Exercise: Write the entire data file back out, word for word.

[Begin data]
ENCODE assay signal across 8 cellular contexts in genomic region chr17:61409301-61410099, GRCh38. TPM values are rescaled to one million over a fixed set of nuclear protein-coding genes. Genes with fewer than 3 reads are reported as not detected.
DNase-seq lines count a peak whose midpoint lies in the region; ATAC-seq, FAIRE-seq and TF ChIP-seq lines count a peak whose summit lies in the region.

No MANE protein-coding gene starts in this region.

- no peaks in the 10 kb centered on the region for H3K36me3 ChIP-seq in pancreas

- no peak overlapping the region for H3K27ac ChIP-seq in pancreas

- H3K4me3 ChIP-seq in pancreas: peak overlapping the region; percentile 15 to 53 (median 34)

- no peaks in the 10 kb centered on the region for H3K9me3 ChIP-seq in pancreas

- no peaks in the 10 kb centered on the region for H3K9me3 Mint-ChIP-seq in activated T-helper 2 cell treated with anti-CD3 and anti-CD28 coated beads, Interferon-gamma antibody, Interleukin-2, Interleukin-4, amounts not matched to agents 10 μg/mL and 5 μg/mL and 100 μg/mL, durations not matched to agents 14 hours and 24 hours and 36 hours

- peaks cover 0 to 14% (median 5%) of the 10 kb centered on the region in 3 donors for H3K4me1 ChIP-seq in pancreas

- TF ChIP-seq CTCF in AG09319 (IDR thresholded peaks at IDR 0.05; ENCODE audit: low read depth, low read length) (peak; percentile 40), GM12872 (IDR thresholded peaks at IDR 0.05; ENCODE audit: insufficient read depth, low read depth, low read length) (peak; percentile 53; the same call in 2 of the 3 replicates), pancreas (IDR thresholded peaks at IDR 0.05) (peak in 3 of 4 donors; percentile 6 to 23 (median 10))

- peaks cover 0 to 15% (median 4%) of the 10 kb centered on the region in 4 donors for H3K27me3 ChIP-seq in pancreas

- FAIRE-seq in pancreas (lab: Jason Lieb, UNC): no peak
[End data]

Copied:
ENCODE assay signal across 8 cellular contexts in genomic region chr17:61409301-61410099, GRCh38. TPM values are rescaled to one million over a fixed set of nuclear protein-coding genes. Genes with fewer than 3 reads are reported as not detected.
DNase-seq lines count a peak whose midpoint lies in the region; ATAC-seq, FAIRE-seq and TF ChIP-seq lines count a peak whose summit lies in the region.

No MANE protein-coding gene starts in this region.

- no peaks in the 10 kb centered on the region for H3K36me3 ChIP-seq in pancreas

- no peak overlapping the region for H3K27ac ChIP-seq in pancreas

- H3K4me3 ChIP-seq in pancreas: peak overlapping the region; percentile 15 to 53 (median 34)

- no peaks in the 10 kb centered on the region for H3K9me3 ChIP-seq in pancreas

- no peaks in the 10 kb centered on the region for H3K9me3 Mint-ChIP-seq in activated T-helper 2 cell treated with anti-CD3 and anti-CD28 coated beads, Interferon-gamma antibody, Interleukin-2, Interleukin-4, amounts not matched to agents 10 μg/mL and 5 μg/mL and 100 μg/mL, durations not matched to agents 14 hours and 24 hours and 36 hours

- peaks cover 0 to 14% (median 5%) of the 10 kb centered on the region in 3 donors for H3K4me1 ChIP-seq in pancreas

- TF ChIP-seq CTCF in AG09319 (IDR thresholded peaks at IDR 0.05; ENCODE audit: low read depth, low read length) (peak; percentile 40), GM12872 (IDR thresholded peaks at IDR 0.05; ENCODE audit: insufficient read depth, low read depth, low read length) (peak; percentile 53; the same call in 2 of the 3 replicates), pancreas (IDR thresholded peaks at IDR 0.05) (peak in 3 of 4 donors; percentile 6 to 23 (median 10))

- peaks cover 0 to 15% (median 4%) of the 10 kb centered on the region in 4 donors for H3K27me3 ChIP-seq in pancreas

- FAIRE-seq in pancreas (lab: Jason Lieb, UNC): no peak